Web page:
“Most ethnic groups have seen pretty good improvements in high school graduation rates but not Native Americans,” says Erik Stegman, whose family is of the Carry the Kettle tribe in Saskatchewan, Canada.
Nevertheless, Stegman, who is executive director of the Center for Native American Youth (CNAY), which works to improve the health, safety and the overall wellbeing of Native youth, notes that graduation rates did trend upwards last year for the first time.
While the overall statistics are disheartening, work continues to improve outcomes. Last fall, the U.S. Department of the Interior announced $2.5 million in grants to eight of the 567 federally recognized Native American tribes to bolster their educational programs. Ford Motor Company Fund, which provides grants through the American Indian College Fund, last year expanded its College Community Challenge grant program to Tribal Colleges.
And secondary and post-secondary schools in Montana, Minnesota, Connecticut elsewhere have been receiving small grants over the last couple of years to learn more about Native American students needs and to educate their students about Native American history and culture. In April, South Dakota announced three public schools with at least 50 percent Native American students could apply for $2 million in grants to add Native American culture to their curricula.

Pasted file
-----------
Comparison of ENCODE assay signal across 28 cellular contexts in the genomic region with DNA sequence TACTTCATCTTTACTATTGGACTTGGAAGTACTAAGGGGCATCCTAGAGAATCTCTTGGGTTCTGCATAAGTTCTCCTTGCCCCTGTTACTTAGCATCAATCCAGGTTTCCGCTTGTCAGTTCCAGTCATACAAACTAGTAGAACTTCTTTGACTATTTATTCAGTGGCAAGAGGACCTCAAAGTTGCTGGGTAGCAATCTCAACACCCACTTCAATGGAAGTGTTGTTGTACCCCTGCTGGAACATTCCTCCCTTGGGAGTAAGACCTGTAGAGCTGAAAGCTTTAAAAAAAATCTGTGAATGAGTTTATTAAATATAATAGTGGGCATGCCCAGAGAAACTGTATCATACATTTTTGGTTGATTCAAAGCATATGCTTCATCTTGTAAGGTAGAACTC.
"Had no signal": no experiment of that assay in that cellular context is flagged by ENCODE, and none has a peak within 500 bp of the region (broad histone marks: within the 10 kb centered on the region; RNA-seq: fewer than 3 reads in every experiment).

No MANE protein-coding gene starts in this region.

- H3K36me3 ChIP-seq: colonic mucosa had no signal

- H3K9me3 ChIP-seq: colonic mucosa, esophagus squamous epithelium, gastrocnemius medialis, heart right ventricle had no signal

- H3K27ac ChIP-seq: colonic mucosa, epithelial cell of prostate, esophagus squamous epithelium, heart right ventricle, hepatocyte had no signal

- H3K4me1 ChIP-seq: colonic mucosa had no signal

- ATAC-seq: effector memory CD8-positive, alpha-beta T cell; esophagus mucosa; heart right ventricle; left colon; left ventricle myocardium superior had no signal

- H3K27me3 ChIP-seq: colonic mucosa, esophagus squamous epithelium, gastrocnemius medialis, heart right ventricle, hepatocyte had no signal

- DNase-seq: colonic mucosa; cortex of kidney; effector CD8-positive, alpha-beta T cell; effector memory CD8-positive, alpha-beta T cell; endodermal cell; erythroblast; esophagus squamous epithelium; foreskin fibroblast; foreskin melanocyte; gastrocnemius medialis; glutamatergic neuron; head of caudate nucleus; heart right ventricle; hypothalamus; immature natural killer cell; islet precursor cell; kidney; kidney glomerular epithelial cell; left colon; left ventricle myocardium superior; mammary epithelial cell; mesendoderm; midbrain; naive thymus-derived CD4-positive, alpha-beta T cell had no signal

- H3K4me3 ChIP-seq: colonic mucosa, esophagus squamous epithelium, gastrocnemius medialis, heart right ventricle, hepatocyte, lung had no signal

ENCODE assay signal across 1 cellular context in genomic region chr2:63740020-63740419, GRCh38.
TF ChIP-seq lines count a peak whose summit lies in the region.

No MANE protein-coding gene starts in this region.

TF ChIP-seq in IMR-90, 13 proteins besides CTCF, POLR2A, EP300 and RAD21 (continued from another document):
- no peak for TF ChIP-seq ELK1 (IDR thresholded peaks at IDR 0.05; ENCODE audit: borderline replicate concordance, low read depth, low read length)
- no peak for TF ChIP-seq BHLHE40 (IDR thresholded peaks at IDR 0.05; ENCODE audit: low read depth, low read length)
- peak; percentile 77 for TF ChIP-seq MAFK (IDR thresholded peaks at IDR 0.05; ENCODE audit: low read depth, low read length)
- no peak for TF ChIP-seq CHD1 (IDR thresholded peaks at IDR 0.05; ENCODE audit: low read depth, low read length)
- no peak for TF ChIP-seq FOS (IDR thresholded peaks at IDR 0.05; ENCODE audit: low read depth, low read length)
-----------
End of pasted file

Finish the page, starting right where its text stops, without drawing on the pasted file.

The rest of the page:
Empowering change agents
The stories of Dean Chavers and Rory Taylor show how Native Americans are relying on their own community for strength and inspiration. Chavers says reading helped him transition in 10th grade from his under-resourced, all-Indian school in Pembroke, N.C., to the all-white Dinwiddie High school. After serving six years in the U.S. Air Force, he earned degrees from the University of California Berkley and Stanford University. Now the 75-year-old holds a Ph.D. in communication research and makes it his mission to help other Native students achieve success.
He is director of Catching the Dream, an Albuquerque, N.M., nonprofit. With assistance from foundations, corporations and individuals like Peter A. Morgan, Catching the Dream provides scholarships to Indian college students and grants to Indian schools that help prepare students for high school and college. The nonprofit’s staff of four begins encouraging students as early sixth grade to read and take the right classes so they can go to the best college possible. “We get students every year who send us essays for our scholarship that are the first thing they have ever written.”